Deadline reports that: "the feature documentary will delve into Jordin’s international stardom, leadership as the first player of Inuk descent, tragic personal loss, and addiction. A promising career that could have ended too soon was kept alive by Tootoo’s determination to rise above every challenge while nearly falling short in the toughest game of all: life."
Adam Scorgie and producing partner Shane Fennessey commented on the announcement, stating that "my partner, Shane, and I have had the good fortune to work with many tremendous athletes. We always say that the greatest heroes face the most adversity. Jordin’s story is so appealing to us because he is a perfect example of that. His success throughout life has been against all odds, and he beat those odds to become a fan-favourite in the best hockey league in the world, breaking all kinds of barriers along the way. We are humbled Jordin chose our team to tell his inspiring story.”
Scorgie added additional commentary. “Although Jordin’s had great success being the first Inuit player to ever make NHL, the first Inuit player to ever play for Team Canada, it wasn’t without a lot of controversy and turmoil, with his brother committing suicide and Jordin struggling from addiction until he got sober,” Scorgie said. “But there’s a positive message.… You can see that someone like Jordin, that came from the upbringing he had and the adversity he overcame, that anybody can do it if they go on the right path and really try to be the best person they can, that’s what inspired me about Jordin’s book and inspired me when I met him.”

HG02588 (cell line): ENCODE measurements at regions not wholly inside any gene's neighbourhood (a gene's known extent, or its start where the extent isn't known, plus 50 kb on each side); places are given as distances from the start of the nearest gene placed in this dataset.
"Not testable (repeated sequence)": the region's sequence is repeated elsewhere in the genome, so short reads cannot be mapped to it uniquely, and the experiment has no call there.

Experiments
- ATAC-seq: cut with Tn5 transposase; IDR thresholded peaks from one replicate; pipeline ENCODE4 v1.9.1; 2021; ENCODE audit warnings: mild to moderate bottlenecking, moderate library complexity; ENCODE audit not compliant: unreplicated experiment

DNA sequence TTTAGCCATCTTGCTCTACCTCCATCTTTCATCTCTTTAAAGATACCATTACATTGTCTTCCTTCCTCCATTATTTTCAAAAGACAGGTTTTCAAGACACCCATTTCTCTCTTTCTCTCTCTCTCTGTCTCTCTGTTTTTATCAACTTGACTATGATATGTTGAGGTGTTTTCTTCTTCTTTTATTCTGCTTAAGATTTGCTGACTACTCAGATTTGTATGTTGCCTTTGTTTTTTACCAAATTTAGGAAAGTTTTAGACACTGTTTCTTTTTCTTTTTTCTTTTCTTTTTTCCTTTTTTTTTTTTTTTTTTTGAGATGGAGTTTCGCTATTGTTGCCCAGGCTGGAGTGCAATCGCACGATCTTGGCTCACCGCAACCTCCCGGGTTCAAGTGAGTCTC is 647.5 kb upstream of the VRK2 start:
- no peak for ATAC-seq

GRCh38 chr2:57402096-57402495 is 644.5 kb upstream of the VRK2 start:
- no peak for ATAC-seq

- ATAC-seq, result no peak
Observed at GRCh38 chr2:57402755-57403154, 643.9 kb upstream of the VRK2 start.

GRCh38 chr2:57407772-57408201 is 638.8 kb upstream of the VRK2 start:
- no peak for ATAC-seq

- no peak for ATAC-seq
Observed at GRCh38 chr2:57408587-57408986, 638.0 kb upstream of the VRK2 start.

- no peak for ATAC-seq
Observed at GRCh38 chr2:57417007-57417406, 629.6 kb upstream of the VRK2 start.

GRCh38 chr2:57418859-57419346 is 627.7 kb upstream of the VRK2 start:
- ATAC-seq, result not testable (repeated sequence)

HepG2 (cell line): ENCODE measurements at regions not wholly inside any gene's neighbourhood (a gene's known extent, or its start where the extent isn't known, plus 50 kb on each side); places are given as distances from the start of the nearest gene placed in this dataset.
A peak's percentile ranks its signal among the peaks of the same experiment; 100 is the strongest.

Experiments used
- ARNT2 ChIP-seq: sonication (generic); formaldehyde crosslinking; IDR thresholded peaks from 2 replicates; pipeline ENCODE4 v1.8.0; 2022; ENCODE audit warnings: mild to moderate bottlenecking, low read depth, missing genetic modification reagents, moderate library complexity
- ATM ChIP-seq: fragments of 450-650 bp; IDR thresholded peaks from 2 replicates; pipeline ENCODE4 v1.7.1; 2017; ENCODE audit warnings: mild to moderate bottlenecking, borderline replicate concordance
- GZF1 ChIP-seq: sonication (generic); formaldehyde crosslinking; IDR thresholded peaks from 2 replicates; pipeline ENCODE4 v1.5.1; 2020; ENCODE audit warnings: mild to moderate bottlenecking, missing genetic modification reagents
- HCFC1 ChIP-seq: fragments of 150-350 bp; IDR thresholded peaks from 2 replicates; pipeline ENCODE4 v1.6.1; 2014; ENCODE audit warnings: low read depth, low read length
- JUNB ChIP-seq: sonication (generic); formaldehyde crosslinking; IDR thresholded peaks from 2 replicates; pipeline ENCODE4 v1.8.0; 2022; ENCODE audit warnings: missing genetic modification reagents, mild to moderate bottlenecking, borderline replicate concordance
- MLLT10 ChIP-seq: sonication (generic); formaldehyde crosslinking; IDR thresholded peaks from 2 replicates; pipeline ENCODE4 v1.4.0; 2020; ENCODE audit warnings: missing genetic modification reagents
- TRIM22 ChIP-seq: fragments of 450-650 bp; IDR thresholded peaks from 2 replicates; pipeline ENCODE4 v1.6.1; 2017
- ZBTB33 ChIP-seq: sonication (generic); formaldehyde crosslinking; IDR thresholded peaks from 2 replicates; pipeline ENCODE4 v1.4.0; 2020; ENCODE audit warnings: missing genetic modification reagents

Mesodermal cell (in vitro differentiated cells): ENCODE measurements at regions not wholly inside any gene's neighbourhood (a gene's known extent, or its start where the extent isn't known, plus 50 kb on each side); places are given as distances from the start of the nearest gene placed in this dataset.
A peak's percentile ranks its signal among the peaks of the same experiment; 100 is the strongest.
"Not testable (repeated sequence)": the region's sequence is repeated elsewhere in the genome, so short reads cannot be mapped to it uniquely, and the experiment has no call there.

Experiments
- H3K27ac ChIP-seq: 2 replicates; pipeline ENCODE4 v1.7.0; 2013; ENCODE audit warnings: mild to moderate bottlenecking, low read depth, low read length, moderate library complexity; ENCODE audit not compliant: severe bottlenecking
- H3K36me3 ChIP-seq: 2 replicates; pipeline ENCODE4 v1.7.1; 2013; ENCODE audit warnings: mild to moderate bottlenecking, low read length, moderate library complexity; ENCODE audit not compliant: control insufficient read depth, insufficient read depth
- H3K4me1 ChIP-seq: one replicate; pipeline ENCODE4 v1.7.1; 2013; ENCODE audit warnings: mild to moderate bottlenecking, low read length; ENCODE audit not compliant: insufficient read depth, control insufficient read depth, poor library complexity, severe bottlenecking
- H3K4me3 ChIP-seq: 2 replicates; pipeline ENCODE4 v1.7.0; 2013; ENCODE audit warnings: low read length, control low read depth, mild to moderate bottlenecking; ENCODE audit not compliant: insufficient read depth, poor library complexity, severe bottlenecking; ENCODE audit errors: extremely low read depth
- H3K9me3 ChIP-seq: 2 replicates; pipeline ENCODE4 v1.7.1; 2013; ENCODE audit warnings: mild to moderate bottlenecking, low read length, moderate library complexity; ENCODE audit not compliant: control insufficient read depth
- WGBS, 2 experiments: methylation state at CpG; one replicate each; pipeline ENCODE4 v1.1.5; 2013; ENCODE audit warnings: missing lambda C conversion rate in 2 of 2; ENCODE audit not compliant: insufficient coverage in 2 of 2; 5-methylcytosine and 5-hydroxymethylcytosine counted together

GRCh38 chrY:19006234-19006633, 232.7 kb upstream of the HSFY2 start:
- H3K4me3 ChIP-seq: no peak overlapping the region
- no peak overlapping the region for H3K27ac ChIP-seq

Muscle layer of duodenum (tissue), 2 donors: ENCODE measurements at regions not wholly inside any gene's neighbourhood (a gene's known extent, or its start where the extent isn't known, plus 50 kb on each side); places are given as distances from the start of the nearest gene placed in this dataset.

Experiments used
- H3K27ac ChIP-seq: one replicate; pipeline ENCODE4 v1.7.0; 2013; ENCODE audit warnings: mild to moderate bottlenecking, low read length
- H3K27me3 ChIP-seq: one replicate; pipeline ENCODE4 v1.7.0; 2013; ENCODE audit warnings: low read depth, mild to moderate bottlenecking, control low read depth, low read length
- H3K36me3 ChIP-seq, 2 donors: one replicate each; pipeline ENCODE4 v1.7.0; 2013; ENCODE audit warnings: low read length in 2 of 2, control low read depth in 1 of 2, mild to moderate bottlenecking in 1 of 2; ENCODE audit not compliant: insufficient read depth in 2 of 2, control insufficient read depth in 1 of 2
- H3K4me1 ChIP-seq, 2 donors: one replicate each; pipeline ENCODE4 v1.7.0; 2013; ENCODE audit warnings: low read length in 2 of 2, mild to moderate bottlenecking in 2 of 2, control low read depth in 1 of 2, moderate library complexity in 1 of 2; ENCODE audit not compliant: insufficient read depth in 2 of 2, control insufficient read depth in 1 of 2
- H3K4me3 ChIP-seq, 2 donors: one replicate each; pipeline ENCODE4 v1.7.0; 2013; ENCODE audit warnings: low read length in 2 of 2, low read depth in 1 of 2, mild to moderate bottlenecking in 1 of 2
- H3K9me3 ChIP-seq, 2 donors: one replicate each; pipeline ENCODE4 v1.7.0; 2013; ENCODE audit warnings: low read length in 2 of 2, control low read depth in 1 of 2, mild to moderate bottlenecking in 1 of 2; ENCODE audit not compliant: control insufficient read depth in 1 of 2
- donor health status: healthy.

Jordin Tootoo added his own remarks. “My mission in life is to raise my children to a world where the cycle of trauma has ended and make a difference in the lives of indigenous youth across North America. I am honoured to be working with Adam, Michael, and Shane to bring my story to life. I hope it will inspire others to speak up and seek the help they need to live their best lives, free of the generational trauma that has plagued my people," he said.
Director Michael Hamilton noted that: “prior to fully submerging myself into this story, whenever I would hear the name Jordin Tootoo, automatically, my brain would go to hockey and a player from up north who enjoyed the physical aspect of the game." Hamilton went on. “However, now when I hear that name, I understand there are so many more layers to Jordin Tootoo than hockey. Hockey is an important element to this story, but for me, the narrative outside the game of the boy who becomes a man holds the most appeal and emotion."